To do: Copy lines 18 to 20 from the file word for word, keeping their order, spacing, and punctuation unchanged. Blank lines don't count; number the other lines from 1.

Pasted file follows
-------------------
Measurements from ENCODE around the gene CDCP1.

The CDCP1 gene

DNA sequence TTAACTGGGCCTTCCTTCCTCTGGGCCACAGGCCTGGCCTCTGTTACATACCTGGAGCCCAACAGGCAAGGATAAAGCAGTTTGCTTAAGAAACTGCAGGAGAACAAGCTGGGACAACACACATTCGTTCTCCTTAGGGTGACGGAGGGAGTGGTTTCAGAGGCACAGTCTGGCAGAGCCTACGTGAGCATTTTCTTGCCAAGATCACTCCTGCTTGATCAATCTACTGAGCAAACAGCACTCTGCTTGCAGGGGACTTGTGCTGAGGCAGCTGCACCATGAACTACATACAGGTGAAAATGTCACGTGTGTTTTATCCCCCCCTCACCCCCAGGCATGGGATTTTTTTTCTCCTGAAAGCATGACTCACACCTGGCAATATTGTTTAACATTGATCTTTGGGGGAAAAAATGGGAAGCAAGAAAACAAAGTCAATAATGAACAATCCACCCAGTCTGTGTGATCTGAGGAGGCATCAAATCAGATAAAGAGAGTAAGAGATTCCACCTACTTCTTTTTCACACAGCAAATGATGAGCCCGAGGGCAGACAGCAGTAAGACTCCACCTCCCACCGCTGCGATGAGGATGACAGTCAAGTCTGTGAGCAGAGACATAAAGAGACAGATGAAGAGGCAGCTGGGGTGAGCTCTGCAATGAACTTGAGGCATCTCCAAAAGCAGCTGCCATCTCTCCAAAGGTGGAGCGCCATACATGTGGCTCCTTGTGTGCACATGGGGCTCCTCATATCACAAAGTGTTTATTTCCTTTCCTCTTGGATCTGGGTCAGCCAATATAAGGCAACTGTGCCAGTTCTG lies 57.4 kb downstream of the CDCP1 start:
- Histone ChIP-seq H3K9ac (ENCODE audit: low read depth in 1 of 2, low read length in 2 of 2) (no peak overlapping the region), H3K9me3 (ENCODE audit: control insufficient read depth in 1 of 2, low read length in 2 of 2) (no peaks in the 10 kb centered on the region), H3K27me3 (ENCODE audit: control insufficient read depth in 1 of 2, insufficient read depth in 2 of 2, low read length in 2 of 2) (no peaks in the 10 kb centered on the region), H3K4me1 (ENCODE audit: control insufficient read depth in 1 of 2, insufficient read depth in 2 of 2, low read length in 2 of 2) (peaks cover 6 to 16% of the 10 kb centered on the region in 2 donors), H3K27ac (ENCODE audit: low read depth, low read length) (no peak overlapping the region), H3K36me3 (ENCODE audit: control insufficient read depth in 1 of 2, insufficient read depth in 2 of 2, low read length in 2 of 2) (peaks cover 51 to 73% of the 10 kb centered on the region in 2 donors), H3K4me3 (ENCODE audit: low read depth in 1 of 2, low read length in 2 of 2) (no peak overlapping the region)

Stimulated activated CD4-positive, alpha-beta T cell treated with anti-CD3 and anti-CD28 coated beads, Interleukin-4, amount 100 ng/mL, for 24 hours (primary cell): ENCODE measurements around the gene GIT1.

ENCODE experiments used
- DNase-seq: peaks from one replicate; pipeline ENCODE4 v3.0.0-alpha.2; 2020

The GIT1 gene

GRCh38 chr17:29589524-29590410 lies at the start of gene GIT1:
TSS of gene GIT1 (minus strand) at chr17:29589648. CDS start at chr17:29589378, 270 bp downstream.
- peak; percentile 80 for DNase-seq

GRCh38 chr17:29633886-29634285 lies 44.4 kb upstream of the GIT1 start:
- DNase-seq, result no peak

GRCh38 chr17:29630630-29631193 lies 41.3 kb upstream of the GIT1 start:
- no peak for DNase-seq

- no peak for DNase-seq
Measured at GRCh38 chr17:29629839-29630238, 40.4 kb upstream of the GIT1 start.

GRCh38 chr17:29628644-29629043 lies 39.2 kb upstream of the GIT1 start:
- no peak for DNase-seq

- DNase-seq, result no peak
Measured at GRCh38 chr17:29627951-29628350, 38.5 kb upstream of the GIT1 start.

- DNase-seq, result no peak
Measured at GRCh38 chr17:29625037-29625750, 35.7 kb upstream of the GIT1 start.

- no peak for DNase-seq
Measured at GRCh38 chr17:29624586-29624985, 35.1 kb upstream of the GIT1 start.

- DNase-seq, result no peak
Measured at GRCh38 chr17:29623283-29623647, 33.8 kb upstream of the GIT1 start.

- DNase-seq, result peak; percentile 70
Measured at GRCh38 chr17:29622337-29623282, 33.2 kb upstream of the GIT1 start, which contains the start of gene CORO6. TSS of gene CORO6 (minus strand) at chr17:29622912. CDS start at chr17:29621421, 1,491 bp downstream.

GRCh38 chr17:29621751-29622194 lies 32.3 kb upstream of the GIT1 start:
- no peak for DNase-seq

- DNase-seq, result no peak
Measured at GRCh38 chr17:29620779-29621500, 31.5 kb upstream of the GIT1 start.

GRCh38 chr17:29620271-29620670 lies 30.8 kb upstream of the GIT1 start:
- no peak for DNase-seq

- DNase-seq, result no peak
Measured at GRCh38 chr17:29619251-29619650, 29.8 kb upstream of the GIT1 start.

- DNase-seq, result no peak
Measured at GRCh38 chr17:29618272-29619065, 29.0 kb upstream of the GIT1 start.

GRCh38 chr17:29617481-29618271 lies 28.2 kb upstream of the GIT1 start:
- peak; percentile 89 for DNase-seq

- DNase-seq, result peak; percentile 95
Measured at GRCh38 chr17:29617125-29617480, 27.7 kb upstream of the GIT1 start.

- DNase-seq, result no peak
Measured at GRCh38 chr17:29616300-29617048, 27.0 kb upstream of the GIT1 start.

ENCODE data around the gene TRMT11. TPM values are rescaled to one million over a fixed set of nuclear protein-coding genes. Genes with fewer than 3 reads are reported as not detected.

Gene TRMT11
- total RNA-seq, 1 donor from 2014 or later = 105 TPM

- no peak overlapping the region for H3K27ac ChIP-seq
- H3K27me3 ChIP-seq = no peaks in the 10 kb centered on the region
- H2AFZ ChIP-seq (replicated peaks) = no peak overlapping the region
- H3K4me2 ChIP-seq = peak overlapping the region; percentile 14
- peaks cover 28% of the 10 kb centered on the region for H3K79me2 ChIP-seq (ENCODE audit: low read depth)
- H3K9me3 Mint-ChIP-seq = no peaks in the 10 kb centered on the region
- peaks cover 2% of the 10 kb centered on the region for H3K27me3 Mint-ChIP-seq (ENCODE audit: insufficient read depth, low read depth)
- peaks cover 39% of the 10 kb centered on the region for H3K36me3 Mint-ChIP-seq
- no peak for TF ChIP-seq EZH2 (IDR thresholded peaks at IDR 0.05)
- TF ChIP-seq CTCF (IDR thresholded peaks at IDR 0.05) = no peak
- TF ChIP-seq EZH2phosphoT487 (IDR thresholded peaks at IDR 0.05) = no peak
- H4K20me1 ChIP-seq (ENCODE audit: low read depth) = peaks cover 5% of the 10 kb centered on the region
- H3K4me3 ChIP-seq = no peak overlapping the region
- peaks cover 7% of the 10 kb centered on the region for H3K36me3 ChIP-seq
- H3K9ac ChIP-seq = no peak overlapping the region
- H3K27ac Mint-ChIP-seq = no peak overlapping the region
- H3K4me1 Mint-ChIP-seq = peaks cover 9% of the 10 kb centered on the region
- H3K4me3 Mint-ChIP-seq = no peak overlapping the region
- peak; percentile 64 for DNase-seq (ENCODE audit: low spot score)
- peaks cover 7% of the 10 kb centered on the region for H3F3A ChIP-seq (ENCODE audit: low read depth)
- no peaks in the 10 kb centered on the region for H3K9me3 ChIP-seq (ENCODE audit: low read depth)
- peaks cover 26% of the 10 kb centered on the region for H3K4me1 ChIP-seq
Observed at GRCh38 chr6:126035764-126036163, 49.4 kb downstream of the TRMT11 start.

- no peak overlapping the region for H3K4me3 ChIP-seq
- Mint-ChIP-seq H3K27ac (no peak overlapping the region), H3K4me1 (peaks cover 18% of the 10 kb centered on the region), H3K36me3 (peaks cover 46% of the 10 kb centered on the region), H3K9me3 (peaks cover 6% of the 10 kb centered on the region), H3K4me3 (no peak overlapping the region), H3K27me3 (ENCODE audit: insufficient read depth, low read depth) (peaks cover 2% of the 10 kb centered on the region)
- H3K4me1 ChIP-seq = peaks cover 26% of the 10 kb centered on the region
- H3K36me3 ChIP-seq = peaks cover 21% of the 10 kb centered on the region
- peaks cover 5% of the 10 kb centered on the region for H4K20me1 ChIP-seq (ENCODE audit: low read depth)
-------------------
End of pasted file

GRCh38 chr17:29628644-29629043 lies 39.2 kb upstream of the GIT1 start:
- no peak for DNase-seq

- DNase-seq, result no peak